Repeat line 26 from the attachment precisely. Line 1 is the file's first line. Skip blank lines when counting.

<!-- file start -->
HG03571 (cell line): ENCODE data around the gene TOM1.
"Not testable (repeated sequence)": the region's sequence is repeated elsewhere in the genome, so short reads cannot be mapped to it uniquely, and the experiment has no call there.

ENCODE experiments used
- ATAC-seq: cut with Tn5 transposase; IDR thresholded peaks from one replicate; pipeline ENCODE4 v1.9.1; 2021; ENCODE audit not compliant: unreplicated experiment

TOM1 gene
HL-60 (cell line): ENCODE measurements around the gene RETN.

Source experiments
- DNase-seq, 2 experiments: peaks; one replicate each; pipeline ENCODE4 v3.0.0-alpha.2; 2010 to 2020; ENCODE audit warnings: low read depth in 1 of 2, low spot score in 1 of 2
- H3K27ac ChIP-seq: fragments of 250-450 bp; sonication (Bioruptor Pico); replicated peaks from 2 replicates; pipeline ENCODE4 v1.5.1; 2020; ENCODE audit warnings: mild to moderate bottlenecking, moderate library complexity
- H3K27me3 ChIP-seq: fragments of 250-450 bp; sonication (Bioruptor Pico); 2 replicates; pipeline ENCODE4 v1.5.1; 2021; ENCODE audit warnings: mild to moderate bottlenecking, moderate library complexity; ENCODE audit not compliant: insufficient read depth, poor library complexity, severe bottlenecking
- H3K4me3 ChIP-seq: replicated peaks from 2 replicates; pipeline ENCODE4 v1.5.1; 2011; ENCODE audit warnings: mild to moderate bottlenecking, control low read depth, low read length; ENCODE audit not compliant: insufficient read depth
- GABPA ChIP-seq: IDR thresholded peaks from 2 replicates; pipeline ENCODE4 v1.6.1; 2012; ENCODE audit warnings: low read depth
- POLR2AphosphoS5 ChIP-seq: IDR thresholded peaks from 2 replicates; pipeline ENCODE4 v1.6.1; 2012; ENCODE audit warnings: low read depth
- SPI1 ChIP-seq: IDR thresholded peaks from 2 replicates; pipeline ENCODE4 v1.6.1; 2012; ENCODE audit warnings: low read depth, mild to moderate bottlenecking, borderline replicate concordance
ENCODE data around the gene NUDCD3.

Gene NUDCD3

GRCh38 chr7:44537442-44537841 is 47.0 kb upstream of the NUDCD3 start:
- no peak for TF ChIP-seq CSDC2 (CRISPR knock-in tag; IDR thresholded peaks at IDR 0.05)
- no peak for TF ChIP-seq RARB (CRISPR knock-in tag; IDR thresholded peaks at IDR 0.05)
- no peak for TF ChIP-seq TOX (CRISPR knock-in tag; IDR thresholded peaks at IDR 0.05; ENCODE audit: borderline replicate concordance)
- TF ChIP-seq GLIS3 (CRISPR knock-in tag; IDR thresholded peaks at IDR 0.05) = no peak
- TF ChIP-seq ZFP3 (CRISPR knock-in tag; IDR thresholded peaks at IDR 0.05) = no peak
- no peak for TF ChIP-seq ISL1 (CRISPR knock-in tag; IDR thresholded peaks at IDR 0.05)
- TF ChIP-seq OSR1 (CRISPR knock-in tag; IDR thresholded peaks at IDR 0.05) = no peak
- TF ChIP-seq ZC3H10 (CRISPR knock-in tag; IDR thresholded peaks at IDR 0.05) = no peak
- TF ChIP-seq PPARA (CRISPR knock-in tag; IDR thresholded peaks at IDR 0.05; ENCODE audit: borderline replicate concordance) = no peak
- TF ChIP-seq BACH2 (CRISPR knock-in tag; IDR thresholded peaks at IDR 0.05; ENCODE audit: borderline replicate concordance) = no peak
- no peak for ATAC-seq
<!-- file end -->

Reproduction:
- TF ChIP-seq PPARA (CRISPR knock-in tag; IDR thresholded peaks at IDR 0.05; ENCODE audit: borderline replicate concordance) = no peak